So what will? Perhaps introducing students to the plight of other youngsters around the world. If students can't relate to the teachings of ancient philosophers, maybe they can relate better to the suffering of others their own age—to the more than 200,000 children, some as young as 6, recruited to serve as soldiers in government and rebel armies. Or to the 250 million children between the ages of 5 and 14 who are forced to work for a living. The figures are enough to break your heart—2 million children killed in wars during the past decade, 50 million to 60 million working in hazardous conditions—but sometimes, as the Tin Man himself might say, the heart must break in order to grow.

It would require courage, the trait the Lion so desperately wants, to teach or even learn such stuff—because once students realize, with their hearts as well as their heads, that woven into trendy Gap clothes or molded into the latest Nike Air Jordans may be the agony of children who work 14-hour days in sweatshops, no trip to the mall will ever be the same careless fun again. The realization goes against the whole commercial flow of our culture, which submerges the actual, often intolerable conditions of production beneath bright, giddy waves of advertising. And yet, if school teaches anything, shouldn't it teach students to be morally and intellectually courageous, to question the culture's frenzied faith in materialism, and to stake their identities on something more substantial than a bunch of brand names?

"Life," the writer Anaïs Nin once said, "shrinks or expands in proportion to one's courage." School life, by this measure, is a dried-up, shrunken thing. In fact, schools as now constituted seem primarily designed to promote not courage or curiosity, but passiveness and conformity. A person with a somewhat skeptical turn of mind might even see character education, with its emphasis on old- fashioned virtues like responsibility and respect, as a device to render students more obedient to authority. Not that there aren't plenty of such devices already, from dress codes and drug tests to metal detectors, armed guards, and surveillance cameras. The atmosphere at many schools doesn't come close to addressing what may be students' greatest need: connection and community, a sense of belonging. Rather, the atmosphere adds to the aching emptiness, like horrible old Miss Gulch trying to take Toto, Dorothy's closest companion.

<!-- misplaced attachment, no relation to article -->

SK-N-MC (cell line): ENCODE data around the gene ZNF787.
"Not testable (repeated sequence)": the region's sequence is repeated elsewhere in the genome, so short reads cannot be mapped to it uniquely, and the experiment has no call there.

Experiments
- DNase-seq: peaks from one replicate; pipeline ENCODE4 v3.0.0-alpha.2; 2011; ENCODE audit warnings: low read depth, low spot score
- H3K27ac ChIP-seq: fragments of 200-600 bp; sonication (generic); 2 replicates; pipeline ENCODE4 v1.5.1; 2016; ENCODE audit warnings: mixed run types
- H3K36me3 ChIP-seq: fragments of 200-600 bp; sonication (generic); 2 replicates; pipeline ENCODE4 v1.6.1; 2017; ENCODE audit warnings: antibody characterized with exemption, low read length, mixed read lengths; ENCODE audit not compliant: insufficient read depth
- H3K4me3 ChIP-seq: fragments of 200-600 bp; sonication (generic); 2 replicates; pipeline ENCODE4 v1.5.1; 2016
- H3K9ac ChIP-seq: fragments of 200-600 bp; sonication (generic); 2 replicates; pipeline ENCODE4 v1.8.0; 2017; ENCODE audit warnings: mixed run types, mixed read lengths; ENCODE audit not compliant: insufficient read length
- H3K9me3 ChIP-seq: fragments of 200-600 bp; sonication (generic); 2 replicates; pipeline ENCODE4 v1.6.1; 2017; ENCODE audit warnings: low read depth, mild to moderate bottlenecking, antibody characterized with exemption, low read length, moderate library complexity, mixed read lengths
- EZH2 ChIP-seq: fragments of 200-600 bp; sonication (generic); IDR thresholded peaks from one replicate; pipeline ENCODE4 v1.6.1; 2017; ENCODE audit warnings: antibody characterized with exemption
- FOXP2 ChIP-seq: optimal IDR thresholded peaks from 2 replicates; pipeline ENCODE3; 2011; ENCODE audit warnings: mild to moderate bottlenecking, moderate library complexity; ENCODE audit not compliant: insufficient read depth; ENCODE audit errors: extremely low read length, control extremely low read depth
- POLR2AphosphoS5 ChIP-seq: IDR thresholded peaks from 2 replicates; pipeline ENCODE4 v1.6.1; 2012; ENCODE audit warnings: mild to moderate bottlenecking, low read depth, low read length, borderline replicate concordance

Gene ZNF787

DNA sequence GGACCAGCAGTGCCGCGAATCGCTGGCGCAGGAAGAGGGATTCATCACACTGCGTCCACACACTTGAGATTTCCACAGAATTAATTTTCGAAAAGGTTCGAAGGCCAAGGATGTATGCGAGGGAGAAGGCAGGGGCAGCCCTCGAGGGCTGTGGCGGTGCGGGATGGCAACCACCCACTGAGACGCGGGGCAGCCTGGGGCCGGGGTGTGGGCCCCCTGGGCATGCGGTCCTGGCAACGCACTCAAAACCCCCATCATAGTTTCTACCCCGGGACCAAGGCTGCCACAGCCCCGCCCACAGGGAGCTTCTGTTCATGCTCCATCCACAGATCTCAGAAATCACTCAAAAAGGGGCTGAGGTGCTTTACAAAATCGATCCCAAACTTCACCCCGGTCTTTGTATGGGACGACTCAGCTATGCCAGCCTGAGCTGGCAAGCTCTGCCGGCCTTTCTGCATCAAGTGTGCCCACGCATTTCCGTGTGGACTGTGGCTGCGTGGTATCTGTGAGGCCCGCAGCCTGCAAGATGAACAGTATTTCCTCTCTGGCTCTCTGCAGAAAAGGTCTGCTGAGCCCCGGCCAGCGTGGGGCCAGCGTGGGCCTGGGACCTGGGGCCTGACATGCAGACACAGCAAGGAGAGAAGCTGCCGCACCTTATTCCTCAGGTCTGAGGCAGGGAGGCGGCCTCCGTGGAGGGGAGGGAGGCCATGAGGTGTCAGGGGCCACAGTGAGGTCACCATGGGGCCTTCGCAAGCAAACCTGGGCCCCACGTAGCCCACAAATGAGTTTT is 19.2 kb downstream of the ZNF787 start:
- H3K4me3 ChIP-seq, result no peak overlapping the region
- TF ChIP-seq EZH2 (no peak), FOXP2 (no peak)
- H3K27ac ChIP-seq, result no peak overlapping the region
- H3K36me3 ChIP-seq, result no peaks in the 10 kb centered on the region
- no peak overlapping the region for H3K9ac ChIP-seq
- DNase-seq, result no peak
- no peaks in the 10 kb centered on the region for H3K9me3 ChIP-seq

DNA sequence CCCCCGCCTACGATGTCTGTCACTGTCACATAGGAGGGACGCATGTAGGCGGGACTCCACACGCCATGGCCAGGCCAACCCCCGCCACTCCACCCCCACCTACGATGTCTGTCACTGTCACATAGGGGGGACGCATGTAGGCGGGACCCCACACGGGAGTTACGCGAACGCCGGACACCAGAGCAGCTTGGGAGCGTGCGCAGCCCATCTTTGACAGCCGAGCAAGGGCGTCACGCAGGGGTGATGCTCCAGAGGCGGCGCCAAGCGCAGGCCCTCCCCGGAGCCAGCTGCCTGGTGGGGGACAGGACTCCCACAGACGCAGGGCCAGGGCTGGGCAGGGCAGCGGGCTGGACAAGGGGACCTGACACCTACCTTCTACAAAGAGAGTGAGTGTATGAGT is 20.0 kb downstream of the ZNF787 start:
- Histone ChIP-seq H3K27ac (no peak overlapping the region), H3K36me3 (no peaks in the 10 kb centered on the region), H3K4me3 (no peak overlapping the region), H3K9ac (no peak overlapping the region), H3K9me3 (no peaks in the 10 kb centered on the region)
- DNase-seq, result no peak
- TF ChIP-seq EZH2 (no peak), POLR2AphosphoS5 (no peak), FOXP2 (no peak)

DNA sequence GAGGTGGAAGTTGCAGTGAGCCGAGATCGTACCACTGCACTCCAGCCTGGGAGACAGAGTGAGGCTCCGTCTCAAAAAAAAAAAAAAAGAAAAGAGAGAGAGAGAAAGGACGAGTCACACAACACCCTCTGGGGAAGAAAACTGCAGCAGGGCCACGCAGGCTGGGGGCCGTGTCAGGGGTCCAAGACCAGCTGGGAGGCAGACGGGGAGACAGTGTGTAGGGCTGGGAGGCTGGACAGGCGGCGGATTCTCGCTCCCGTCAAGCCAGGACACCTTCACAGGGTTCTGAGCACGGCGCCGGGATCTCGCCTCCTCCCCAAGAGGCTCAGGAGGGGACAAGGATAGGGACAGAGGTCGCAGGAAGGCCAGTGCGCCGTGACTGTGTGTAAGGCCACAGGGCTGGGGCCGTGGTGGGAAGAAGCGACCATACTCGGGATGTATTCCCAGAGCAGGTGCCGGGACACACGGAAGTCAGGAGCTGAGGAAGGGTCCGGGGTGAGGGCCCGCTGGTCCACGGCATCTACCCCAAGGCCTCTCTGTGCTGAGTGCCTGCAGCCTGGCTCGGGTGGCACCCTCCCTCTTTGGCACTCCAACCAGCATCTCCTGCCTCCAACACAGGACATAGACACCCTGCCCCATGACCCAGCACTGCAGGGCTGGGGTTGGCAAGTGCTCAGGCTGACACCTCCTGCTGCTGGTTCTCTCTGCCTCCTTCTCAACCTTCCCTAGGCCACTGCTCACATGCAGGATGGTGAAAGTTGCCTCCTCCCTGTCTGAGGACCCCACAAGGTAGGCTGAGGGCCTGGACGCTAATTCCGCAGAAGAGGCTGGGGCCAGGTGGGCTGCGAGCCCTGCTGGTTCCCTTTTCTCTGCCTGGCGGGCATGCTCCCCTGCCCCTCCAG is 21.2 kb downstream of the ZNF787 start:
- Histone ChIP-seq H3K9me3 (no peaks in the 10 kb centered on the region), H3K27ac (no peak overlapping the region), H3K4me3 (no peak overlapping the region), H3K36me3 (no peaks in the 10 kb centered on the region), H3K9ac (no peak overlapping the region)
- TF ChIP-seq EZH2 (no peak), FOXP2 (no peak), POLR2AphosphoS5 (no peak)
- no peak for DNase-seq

Schools as now constituted seem primarily designed to promote not courage or curiosity, but passiveness and conformity.

Dorothy is an orphan living on a dreary Kansas farm with her Aunt Em and Uncle Henry. Some years ago, the sociologist Peter L. Berger wrote a book called The Homeless Mind: Modernization and Consciousness, which argued that modern society has left most of its members feeling like orphans. He noted that the traditions and affiliations—familial, occupational, ethnic, religious—from which people once drew a sense of belonging have been destroyed or degraded by the forces of modernization, resulting in a world that has become a colder, darker, lonelier place. Recent statistics suggest that this is especially true for young people. One government survey, for example, found that nearly 3 million Americans ages 12 to 17 considered suicide in 2000 and that more than a third of those actually attempted it.

As Dorothy discovers, you can go over the rainbow and still not escape your troubles, still not feel understood or appreciated by others. The anxieties that the poor girl suffered in black-and-white Kansas take even more terrifying form after she thumps down into the psychedelic Land of Oz. She must now contend with a wicked witch, crabby talking trees, and winged monkeys. No wonder she wants to get home.

I often hear teachers and school administrators complaining about how tough their jobs have become. They say academic standards have never been so strict, or students so needy, or parents so uninvolved. They may be right, too; their situation may be unfair, though I can't help wondering whether they could use a little of the Wizard in them. The Wizard is mostly blather, a con man with no special powers beyond his remarkable gift for obfuscation. Nonetheless, he gives Dorothy and her friends a task—"Bring me the broomstick of the Witch of the West"—and, much to their own surprise, they accomplish it.

School should be more like that. Students should cross the threshold of a challenge and, after a series of symbolic adventures, find brains and heart and courage on the other side. It seems to me the only way we'll ever get home again.

Vol. 14, Issue 6, Pages 47-48